Laurence R. Horn
Laurence Robert Horn (born 1945) is an American linguist. He is Professor of Linguistics and Director of Undergraduate Studies in the Department of Linguistics at Yale University with specialties in pragmatics and semantics. He received his doctorate in 1972 from UCLA.
Horn's primary research program lies in classical logic, lexical semantics, and neo-Gricean pragmatic theory. He mainly focused on the exploration of natural language negation and its relation to other operators. His work in pragmatics, in particular his innovation in the theory of scalar implicature, is widely influential. He is one of the group known as radical pragmaticists in the 1970s (along with Jerrold Sadock and others) and was involved in the linguistics wars  over generative semantics. The Horn scales are named after him (a pragmatically determined scale over which Gricean generalized conversational implicatures can be calculated). His 1989 book, A natural history of negation, is widely considered to be a masterpiece; in it, he lays out all the major topics concerning negation since Aristotle, and touches on negative polarity as well. Notable is his use of Aristotelian notions such as the Square of Oppositions, and syllogistic logic in a modern semantic/pragmatic setting.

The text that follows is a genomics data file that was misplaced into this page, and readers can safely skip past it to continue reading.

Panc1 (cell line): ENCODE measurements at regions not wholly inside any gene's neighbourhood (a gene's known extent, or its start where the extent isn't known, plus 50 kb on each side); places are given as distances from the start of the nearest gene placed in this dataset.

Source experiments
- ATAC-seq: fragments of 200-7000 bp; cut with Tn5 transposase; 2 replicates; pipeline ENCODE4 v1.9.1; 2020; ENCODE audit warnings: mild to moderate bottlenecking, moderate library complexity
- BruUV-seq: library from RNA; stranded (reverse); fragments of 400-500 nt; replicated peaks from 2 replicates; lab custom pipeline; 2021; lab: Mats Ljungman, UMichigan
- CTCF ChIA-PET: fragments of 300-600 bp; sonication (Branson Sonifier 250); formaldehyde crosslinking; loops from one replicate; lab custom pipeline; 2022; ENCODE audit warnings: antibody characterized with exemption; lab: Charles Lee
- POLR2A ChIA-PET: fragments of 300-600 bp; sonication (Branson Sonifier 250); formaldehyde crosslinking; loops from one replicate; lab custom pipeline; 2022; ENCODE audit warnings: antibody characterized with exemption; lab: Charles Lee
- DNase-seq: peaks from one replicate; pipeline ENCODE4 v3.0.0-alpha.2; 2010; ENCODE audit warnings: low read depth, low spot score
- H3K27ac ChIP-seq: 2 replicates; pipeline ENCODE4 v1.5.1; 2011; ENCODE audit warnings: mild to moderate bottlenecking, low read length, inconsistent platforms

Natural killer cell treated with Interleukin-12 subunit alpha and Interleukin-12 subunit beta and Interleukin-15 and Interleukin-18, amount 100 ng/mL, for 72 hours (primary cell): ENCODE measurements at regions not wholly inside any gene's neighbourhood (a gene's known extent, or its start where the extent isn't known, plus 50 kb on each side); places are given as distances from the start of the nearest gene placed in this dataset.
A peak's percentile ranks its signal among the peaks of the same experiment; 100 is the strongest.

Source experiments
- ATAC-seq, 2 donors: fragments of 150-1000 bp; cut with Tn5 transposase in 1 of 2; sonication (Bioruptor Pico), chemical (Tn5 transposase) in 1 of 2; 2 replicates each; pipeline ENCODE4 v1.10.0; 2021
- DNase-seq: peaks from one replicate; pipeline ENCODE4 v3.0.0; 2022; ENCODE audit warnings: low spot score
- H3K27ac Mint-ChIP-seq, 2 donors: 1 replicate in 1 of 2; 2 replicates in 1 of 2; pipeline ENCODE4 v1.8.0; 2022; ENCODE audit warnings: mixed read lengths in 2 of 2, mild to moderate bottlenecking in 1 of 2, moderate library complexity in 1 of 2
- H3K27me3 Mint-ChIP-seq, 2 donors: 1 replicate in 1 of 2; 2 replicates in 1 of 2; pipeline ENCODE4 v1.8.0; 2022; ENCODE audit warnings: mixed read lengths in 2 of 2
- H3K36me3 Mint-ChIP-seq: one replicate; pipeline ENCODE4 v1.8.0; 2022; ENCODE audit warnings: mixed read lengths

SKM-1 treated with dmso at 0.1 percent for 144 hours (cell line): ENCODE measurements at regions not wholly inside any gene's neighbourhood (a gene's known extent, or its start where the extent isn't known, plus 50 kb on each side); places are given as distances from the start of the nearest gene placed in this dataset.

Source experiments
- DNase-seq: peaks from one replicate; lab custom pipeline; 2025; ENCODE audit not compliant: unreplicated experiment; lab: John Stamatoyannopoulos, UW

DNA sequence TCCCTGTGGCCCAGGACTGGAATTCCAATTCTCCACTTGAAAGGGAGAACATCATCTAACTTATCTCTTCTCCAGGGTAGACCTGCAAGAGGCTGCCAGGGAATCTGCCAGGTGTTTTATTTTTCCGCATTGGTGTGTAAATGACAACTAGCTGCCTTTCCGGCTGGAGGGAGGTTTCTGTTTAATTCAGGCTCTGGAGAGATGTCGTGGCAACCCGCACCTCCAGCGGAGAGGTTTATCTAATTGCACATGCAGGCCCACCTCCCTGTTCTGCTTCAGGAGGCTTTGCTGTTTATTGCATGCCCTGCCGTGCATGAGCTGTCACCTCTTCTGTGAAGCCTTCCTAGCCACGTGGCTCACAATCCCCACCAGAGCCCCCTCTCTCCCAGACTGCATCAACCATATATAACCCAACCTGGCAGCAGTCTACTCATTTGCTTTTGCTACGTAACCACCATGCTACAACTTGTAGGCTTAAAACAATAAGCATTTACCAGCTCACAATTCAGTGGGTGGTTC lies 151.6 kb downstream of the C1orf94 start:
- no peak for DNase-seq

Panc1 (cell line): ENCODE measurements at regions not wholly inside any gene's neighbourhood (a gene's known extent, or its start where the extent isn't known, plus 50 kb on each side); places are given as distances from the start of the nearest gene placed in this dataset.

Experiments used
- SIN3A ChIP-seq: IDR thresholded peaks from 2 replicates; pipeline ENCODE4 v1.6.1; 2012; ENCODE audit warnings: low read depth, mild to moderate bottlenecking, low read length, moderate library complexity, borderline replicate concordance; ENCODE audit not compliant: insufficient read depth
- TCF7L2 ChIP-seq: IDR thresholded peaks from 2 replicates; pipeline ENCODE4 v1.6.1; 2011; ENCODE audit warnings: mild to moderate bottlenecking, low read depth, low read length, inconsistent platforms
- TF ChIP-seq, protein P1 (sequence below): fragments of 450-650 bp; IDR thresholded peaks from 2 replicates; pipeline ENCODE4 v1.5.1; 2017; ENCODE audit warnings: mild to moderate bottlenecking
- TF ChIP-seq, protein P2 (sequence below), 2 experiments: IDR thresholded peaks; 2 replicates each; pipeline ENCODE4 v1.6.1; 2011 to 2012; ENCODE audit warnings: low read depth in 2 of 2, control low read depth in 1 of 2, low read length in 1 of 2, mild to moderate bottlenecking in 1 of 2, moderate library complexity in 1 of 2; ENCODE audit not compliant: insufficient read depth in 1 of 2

- Horn, Laurence R., A Natural History of Negation, 1989; 2nd edn. 2001.
- Horn, Laurence R./ Ward, Gregory L., Handbook of Pragmatics, 2004.
- Kecskes, Istvan/ Horn, Laurence R., Explorations in Pragmatics, 2007.
- Horn, Laurence R., The Expression of Negation, 2010.
- Randy Allen Harris. The Linguistics Wars.
- Reprinted 2001 in the David Hume Series, CSLI, Stanford, Calif
- See Anastasia Giannakidou. 2004. Review of A Natural History of Negation, by Laurence R. Horn, CSLI Publications. In the Journal of Linguistics 40:426-433.
- Barwise, K. Jon (1991). "Review: Laurence R. Horn, A Natural History of Negation". J. Symbolic Logic. 56 (3): 1103–1104. doi:10.2178/jsl/1183743767.
- Xie, Chaoqun (2003). "A Natural History of Negation (review)". CJL/RCL. 48 (1/2): 127–130.